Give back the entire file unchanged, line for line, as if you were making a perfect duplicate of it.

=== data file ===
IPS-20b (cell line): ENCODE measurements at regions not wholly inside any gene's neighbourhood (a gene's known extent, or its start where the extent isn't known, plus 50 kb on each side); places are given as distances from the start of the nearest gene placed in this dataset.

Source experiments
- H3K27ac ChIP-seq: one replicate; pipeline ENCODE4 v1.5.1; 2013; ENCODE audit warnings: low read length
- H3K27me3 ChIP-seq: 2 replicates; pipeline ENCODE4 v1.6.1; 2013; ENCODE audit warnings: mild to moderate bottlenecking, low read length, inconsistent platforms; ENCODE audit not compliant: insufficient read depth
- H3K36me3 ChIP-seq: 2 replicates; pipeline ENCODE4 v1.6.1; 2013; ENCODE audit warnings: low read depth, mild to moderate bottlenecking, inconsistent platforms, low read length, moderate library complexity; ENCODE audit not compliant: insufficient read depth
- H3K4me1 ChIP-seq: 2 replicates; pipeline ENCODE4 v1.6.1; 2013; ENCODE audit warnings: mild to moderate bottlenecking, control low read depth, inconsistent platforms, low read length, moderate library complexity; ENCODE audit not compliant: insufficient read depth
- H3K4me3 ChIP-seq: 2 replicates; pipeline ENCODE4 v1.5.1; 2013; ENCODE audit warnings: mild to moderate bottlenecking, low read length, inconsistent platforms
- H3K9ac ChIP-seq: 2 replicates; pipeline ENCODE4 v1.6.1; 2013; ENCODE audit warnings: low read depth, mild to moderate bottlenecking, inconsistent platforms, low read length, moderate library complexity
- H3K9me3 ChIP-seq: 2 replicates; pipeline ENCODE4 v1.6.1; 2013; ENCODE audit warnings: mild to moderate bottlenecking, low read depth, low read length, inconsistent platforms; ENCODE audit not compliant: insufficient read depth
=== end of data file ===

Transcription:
IPS-20b (cell line): ENCODE measurements at regions not wholly inside any gene's neighbourhood (a gene's known extent, or its start where the extent isn't known, plus 50 kb on each side); places are given as distances from the start of the nearest gene placed in this dataset.

Source experiments
- H3K27ac ChIP-seq: one replicate; pipeline ENCODE4 v1.5.1; 2013; ENCODE audit warnings: low read length
- H3K27me3 ChIP-seq: 2 replicates; pipeline ENCODE4 v1.6.1; 2013; ENCODE audit warnings: mild to moderate bottlenecking, low read length, inconsistent platforms; ENCODE audit not compliant: insufficient read depth
- H3K36me3 ChIP-seq: 2 replicates; pipeline ENCODE4 v1.6.1; 2013; ENCODE audit warnings: low read depth, mild to moderate bottlenecking, inconsistent platforms, low read length, moderate library complexity; ENCODE audit not compliant: insufficient read depth
- H3K4me1 ChIP-seq: 2 replicates; pipeline ENCODE4 v1.6.1; 2013; ENCODE audit warnings: mild to moderate bottlenecking, control low read depth, inconsistent platforms, low read length, moderate library complexity; ENCODE audit not compliant: insufficient read depth
- H3K4me3 ChIP-seq: 2 replicates; pipeline ENCODE4 v1.5.1; 2013; ENCODE audit warnings: mild to moderate bottlenecking, low read length, inconsistent platforms
- H3K9ac ChIP-seq: 2 replicates; pipeline ENCODE4 v1.6.1; 2013; ENCODE audit warnings: low read depth, mild to moderate bottlenecking, inconsistent platforms, low read length, moderate library complexity
- H3K9me3 ChIP-seq: 2 replicates; pipeline ENCODE4 v1.6.1; 2013; ENCODE audit warnings: mild to moderate bottlenecking, low read depth, low read length, inconsistent platforms; ENCODE audit not compliant: insufficient read depth